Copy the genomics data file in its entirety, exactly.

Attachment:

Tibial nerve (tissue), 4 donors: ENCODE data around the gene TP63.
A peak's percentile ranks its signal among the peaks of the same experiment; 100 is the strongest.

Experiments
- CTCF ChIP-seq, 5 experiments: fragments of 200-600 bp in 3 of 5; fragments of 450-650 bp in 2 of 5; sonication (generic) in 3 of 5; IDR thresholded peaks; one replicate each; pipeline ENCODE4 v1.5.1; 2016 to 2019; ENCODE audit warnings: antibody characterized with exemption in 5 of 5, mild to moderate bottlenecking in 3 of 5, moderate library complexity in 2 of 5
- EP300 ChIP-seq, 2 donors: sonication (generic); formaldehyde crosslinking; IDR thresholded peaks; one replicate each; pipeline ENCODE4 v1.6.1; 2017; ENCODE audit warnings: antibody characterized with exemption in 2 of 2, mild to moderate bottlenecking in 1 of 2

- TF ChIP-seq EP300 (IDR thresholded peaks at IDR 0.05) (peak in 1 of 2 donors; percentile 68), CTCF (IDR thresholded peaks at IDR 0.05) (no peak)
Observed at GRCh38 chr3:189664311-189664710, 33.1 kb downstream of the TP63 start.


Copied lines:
Tibial nerve (tissue), 4 donors: ENCODE data around the gene TP63.
A peak's percentile ranks its signal among the peaks of the same experiment; 100 is the strongest.

Experiments
- CTCF ChIP-seq, 5 experiments: fragments of 200-600 bp in 3 of 5; fragments of 450-650 bp in 2 of 5; sonication (generic) in 3 of 5; IDR thresholded peaks; one replicate each; pipeline ENCODE4 v1.5.1; 2016 to 2019; ENCODE audit warnings: antibody characterized with exemption in 5 of 5, mild to moderate bottlenecking in 3 of 5, moderate library complexity in 2 of 5
- EP300 ChIP-seq, 2 donors: sonication (generic); formaldehyde crosslinking; IDR thresholded peaks; one replicate each; pipeline ENCODE4 v1.6.1; 2017; ENCODE audit warnings: antibody characterized with exemption in 2 of 2, mild to moderate bottlenecking in 1 of 2

- TF ChIP-seq EP300 (IDR thresholded peaks at IDR 0.05) (peak in 1 of 2 donors; percentile 68), CTCF (IDR thresholded peaks at IDR 0.05) (no peak)
Observed at GRCh38 chr3:189664311-189664710, 33.1 kb downstream of the TP63 start.